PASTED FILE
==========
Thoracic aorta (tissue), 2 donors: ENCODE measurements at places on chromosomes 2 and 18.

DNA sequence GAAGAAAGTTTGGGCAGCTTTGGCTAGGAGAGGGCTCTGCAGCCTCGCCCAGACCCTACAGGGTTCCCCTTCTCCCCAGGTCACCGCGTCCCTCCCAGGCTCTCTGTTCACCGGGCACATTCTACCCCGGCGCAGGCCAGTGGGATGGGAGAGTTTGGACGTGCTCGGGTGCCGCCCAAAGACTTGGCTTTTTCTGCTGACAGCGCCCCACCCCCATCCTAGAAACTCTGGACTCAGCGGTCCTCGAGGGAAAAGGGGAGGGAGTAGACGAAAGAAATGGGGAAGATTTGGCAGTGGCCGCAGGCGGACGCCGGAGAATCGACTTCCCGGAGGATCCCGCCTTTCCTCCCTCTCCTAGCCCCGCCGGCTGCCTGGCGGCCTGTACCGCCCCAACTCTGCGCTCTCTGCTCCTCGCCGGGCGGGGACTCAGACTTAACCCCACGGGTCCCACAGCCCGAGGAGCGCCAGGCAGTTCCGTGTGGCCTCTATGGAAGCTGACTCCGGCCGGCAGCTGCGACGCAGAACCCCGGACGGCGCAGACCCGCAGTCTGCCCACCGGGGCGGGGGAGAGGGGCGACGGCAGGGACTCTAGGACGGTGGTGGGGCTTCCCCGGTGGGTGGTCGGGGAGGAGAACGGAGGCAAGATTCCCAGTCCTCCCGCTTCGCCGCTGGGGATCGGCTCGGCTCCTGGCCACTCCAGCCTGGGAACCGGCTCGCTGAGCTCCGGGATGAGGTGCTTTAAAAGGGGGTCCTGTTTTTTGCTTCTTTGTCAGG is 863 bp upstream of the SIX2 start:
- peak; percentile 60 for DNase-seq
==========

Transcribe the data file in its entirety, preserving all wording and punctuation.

Thoracic aorta (tissue), 2 donors: ENCODE measurements at places on chromosomes 2 and 18.

DNA sequence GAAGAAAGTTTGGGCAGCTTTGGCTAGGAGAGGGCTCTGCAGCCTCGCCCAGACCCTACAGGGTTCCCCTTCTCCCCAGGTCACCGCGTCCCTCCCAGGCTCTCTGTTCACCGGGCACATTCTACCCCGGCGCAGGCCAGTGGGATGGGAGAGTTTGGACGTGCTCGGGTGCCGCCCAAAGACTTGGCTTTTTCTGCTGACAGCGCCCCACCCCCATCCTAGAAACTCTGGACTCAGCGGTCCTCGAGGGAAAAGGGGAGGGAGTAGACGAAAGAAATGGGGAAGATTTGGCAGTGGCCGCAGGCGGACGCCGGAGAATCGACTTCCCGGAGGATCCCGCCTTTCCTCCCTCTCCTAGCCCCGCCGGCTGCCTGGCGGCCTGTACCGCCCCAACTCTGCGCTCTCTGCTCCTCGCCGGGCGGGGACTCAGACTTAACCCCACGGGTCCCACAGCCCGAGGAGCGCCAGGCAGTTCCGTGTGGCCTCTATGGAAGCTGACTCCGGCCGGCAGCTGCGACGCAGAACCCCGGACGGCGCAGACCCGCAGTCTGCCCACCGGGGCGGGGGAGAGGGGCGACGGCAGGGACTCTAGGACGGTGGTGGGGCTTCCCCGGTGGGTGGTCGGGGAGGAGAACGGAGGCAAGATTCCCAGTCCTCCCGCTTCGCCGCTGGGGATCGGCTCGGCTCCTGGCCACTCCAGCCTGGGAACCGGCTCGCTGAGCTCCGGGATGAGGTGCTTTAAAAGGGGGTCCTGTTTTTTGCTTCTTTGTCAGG is 863 bp upstream of the SIX2 start:
- peak; percentile 60 for DNase-seq